Action on Sugar has called on the government to copy plans in the US that will see health warnings splashed on billboards advertising fizzy drinks.
The campaign group said the idea should be adopted by David Cameron in his long-delayed Childhood Obesity Strategy.
From 25 July public advertisements on posters and bus shelters in San Francisco will have to carry the message: ‘Warning: drinking beverages with added sugar contributes to obesity, diabetes and tooth decay.’
Local authorities have said the warnings will have to cover at least 20% of the ad.
AOS said all forms of marketing including media and digital platforms to children and adolescents should not be allowed for unhealthy food and drink, and also called for the health warnings to be extended to product labels.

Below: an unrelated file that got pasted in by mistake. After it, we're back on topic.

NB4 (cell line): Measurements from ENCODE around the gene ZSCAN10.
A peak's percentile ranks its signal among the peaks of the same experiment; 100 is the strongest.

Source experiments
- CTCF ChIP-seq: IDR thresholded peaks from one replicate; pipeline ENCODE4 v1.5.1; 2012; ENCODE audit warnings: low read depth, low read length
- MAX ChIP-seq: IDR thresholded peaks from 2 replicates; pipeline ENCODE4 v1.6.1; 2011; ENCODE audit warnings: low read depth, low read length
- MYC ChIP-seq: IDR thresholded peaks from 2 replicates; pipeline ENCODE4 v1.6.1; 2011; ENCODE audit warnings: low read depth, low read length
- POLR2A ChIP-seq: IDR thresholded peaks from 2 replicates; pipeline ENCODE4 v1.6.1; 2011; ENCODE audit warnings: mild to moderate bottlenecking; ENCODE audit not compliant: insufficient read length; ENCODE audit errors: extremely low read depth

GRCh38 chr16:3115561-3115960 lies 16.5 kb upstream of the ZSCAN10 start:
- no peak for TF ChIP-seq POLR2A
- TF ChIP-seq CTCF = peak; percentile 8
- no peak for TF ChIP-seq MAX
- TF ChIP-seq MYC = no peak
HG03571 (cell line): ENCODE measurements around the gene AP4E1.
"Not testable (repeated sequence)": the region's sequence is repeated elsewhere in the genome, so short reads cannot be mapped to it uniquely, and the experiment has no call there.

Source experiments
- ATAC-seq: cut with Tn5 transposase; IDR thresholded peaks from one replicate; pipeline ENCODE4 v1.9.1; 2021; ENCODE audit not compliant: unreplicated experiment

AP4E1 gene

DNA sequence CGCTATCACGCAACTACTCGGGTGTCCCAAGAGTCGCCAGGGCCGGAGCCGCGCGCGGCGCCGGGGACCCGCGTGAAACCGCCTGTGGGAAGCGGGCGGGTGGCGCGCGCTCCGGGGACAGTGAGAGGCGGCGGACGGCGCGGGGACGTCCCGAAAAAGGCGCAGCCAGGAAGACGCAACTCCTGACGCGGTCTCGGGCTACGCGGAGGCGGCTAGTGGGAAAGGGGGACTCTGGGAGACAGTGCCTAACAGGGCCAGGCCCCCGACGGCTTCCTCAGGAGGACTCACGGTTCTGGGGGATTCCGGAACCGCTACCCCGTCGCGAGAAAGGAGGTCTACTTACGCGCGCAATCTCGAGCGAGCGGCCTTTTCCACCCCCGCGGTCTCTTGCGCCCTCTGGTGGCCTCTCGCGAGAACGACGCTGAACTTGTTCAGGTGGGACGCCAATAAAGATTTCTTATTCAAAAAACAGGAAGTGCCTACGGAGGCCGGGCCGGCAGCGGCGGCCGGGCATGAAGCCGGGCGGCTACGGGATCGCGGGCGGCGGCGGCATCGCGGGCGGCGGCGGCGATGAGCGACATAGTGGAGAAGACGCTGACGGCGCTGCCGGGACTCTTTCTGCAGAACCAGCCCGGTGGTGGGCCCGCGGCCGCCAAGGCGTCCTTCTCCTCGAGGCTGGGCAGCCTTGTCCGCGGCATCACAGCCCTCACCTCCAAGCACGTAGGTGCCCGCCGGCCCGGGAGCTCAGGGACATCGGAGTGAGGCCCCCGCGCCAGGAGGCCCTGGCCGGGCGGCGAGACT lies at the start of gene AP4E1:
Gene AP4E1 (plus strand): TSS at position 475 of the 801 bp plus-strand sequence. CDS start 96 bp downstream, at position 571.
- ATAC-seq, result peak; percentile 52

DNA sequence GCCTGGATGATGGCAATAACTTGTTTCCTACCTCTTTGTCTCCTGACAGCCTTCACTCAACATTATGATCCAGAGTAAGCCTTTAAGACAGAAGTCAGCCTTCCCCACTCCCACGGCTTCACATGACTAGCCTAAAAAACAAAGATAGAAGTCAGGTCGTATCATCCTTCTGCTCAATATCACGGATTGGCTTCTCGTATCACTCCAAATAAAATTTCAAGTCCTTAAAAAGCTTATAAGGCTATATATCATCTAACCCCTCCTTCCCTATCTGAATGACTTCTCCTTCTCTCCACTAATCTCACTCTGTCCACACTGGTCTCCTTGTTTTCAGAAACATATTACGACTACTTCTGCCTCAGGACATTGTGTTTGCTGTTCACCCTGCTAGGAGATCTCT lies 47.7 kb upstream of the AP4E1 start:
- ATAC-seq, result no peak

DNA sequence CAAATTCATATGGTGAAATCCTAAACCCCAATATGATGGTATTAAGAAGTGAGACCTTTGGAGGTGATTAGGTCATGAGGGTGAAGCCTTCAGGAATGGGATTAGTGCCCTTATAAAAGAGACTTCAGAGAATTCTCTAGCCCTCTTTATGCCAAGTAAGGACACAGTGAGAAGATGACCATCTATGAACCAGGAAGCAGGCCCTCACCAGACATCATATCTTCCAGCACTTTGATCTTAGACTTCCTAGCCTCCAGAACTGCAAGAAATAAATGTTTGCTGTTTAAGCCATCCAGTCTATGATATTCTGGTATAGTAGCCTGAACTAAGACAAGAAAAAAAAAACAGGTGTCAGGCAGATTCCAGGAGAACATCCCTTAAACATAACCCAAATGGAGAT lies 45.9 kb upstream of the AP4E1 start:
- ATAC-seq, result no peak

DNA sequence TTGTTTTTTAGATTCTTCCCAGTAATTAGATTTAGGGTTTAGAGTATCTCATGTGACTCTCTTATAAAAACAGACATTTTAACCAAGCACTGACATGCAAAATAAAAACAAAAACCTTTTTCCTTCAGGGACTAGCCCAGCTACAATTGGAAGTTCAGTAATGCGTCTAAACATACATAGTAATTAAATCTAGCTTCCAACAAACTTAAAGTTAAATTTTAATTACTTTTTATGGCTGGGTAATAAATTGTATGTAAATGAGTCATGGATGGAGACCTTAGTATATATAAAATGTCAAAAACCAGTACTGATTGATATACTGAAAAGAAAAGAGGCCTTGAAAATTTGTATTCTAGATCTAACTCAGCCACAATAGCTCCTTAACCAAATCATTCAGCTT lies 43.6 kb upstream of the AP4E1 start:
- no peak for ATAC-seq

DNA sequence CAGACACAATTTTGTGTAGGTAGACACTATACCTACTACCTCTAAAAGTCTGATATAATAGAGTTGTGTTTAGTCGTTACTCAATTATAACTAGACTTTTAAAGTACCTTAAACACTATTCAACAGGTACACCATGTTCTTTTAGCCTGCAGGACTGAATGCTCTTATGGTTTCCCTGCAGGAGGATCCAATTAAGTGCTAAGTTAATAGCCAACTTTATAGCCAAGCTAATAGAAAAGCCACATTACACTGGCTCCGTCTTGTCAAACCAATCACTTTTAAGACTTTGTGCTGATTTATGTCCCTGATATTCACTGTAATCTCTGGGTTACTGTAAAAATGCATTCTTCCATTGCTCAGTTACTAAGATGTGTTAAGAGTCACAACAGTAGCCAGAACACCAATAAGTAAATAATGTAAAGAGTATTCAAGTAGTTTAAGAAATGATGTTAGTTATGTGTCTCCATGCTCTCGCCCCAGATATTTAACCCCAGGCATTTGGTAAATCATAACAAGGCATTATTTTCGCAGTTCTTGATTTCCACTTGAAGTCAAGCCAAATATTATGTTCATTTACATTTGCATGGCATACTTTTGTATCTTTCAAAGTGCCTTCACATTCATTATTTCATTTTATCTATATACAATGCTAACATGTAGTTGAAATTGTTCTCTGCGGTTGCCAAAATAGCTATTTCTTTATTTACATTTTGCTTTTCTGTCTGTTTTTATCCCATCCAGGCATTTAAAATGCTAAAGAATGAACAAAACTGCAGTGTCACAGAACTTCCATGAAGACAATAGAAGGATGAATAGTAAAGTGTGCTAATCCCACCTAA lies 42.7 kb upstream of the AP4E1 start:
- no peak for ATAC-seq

“There is no justification for banning the advertisements of tobacco when unhealthy food and drink are a bigger cause of preventable death and disability in the UK,” said campaign manager Jennifer Rosborough.
“If we are going to tackle the UK’s escalating obesity epidemic, which will cripple the NHS if it is not addressed immediately, consumers need to be fully aware of the huge quantities of sugar in soft drinks, which contribute to the onset of obesity and type 2 diabetes.”